When it comes to working from home, many of us are having to get creative about how we utilise our living space.
Some of us have a dedicated home office with all the right kit. Some of us have makeshift desk arrangements in the kitchen or dining room. Whatever your set-up, the most important thing is that you’re making it work for you.
Fortunately, there are some things we can all do (non-dependant on kit or space), to ensure we’re maintaining good working posture and avoiding those unwelcome neck or back aches and pains.
Our clinical manager Rachel has pulled together some easy-to-follow posture pointers below:
How to sit comfortably at your desk
- Sit right back in your chair. Your bottom should be as far back as it can go, with your back supported on the back rest. A lumbar (lower spine/back) support can also be extremely useful for keeping the spine aligned in its natural curvature.
- Sit close to your desk to sit comfortably at your desk.
- Your forearms should be horizontal and supported by the desk. Your wrists should be straight when typing. If you use arm rests, these should be positioned at desk height (effectively a continuation of the surface your desktop or laptop is on).
- Avoid excess pressure from the edge of your seat on the backs of legs and knees. A footrest may be helpful if your feet don’t reach the floor.
Your screen positioning
- Have your screen directly in front of you, not off to one side i.e. make sure not to rotate your body.
- Your monitor or screen should be an arm’s length away. You may need to tweak this depending on your sight.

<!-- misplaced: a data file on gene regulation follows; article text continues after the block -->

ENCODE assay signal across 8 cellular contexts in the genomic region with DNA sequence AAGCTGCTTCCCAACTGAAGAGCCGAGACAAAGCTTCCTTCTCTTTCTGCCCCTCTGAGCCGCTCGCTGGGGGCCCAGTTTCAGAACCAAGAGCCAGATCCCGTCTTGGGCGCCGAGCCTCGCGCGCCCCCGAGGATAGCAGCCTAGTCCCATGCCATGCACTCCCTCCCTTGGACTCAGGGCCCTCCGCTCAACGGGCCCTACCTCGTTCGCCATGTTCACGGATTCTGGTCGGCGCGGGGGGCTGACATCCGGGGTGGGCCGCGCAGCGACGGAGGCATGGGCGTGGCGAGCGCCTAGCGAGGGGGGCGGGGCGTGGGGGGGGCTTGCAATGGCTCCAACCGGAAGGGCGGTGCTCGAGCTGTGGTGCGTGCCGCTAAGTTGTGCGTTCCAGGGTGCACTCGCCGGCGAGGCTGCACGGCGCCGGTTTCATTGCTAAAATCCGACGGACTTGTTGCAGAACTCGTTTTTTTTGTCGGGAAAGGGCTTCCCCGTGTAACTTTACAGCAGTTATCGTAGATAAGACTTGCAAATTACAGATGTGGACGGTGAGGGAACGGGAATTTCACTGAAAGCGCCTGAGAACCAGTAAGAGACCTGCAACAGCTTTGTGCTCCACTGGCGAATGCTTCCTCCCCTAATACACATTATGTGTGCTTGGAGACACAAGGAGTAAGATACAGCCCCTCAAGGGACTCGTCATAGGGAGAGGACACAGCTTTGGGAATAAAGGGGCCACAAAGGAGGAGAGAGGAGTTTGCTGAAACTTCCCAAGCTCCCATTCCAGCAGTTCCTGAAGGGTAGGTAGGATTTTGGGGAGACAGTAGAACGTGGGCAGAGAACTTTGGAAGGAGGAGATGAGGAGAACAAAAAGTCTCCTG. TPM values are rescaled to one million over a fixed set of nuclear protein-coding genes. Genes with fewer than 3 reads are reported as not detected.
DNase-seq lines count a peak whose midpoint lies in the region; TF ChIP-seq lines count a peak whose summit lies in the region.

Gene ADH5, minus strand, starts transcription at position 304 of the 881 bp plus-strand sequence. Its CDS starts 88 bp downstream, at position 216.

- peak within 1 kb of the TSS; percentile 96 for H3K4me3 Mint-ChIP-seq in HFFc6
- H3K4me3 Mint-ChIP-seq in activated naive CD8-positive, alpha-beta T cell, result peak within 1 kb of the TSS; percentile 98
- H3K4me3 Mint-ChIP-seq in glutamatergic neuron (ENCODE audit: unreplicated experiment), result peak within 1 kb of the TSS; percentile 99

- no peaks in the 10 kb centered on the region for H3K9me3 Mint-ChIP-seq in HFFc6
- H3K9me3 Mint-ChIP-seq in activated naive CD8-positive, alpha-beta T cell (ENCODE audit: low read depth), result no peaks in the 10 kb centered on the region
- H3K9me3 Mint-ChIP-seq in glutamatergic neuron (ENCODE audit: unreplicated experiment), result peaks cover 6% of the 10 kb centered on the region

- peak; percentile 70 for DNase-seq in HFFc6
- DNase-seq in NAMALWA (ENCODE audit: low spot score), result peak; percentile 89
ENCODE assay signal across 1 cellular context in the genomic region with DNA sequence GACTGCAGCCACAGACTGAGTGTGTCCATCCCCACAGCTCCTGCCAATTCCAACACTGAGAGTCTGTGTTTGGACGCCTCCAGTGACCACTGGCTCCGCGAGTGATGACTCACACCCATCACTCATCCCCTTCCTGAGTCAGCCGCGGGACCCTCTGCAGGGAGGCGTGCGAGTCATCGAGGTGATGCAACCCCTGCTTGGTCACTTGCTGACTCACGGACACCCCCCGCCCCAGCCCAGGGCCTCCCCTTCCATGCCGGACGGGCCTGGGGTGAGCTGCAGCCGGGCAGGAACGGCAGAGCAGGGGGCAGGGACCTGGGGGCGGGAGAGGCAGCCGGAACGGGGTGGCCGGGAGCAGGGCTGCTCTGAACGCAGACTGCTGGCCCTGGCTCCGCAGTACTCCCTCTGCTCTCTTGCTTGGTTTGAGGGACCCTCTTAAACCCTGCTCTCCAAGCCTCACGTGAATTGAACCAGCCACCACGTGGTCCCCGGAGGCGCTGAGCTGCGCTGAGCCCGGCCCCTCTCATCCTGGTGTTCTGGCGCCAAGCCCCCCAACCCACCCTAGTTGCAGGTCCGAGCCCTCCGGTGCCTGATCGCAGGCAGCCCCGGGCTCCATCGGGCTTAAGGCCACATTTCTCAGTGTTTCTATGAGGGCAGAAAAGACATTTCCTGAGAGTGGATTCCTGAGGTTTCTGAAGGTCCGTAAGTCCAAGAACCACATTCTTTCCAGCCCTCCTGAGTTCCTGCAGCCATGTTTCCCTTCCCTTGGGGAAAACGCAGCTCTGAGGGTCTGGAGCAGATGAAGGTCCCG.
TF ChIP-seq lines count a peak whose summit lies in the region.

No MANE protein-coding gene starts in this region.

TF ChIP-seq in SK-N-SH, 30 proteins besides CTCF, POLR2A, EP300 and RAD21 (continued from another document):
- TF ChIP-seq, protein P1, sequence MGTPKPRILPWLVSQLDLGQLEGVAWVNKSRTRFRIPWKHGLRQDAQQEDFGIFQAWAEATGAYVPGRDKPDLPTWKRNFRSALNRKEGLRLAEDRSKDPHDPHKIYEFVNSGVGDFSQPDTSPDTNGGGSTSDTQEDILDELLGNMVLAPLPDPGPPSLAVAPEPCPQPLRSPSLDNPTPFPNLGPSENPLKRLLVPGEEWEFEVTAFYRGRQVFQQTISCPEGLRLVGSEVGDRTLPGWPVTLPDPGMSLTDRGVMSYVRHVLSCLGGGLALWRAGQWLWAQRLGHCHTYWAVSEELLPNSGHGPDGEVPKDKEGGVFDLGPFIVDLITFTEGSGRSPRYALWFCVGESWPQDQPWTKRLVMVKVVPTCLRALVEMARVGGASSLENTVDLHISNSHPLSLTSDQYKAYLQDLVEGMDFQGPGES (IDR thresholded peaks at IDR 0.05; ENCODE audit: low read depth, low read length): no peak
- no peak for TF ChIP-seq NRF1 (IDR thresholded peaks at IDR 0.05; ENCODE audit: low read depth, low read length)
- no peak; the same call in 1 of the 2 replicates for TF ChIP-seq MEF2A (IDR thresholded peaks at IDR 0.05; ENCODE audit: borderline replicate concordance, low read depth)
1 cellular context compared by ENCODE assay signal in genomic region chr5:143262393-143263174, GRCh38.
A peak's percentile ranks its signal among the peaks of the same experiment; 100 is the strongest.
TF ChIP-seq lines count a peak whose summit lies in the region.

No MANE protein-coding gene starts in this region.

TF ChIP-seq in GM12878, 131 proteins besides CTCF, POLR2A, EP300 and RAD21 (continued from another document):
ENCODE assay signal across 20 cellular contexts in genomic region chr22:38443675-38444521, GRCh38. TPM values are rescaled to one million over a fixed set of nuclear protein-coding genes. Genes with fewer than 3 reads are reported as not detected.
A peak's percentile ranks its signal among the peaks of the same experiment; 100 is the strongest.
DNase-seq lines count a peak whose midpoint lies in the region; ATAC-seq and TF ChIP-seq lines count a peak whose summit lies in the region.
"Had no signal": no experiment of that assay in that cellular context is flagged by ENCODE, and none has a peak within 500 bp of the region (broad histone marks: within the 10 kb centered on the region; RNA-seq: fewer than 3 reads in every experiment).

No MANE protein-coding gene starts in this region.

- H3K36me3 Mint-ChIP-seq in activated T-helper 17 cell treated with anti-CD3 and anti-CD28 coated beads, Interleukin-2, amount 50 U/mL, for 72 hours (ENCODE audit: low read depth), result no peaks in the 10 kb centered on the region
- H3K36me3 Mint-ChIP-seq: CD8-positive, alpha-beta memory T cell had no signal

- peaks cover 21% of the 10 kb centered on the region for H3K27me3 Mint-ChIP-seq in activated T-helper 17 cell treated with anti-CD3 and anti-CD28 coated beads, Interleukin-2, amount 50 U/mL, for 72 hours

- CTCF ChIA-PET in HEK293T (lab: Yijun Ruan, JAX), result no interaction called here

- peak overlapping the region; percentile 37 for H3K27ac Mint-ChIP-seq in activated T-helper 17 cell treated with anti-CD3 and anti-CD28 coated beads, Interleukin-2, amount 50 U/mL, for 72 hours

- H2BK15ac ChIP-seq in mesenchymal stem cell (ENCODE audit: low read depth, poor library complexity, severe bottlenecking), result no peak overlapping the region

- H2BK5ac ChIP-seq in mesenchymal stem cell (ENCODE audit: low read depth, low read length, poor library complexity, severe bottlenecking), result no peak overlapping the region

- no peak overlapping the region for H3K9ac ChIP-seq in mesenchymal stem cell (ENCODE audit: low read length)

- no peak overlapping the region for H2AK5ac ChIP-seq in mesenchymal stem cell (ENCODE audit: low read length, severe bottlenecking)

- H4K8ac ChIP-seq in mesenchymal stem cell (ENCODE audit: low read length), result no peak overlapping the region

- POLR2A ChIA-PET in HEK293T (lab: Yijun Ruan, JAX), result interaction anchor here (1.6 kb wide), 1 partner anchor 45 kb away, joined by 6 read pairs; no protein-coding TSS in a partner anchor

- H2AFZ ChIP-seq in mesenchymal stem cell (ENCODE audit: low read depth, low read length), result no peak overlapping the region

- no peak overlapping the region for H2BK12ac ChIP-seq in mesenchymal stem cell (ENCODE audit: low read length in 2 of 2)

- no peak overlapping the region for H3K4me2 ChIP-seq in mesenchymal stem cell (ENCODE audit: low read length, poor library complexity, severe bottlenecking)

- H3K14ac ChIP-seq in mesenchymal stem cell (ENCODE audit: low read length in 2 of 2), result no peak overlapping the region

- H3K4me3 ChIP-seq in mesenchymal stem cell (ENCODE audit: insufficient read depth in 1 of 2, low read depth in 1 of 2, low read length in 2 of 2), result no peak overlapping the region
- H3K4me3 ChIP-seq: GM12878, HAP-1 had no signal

- The top of the monitor or screen should be at eye level.
- Your screen should be clear from glare or bright reflections. This is often easiest if the screen is not directly facing windows or bright lights. Curtains or blinds may be adjusted to reduce excessive light.
- There should be enough workspace to accommodate other equipment or documents you need. Remove any unnecessary clutter.
- Your keyboard should sit directly in front of you, approximately 10cm from the edge of the desk.
- The mouse should be close to the keyboard, within easy reach. Make sure not to grip it too tightly.
- Underneath your desk should be clear from clutter, you should have space to move your legs freely.
- Adjust the brightness and contrast controls on your screen to suit lighting conditions in the room.
Mixing it up and giving yourself a break
- You should stretch and change position every 20-30 minutes to break up long spells of sitting.
- Take a five-minute break, every hour away from your workstation, including having your lunch away from your desk. If you are working at a laptop you should have a 5-minute break every 30 minutes
And that’s a wrap!
By following these simple guidelines you should feel more comfortable and productive when working from home. If you have noticed some stiffness or discomfort from sitting at your desk all day, check out our video series on postural pain here.
If your pain persists, we can identify the cause, and prescribe home-based treatment plan with Online Physio. Find out more about how it works here.Book Online Physio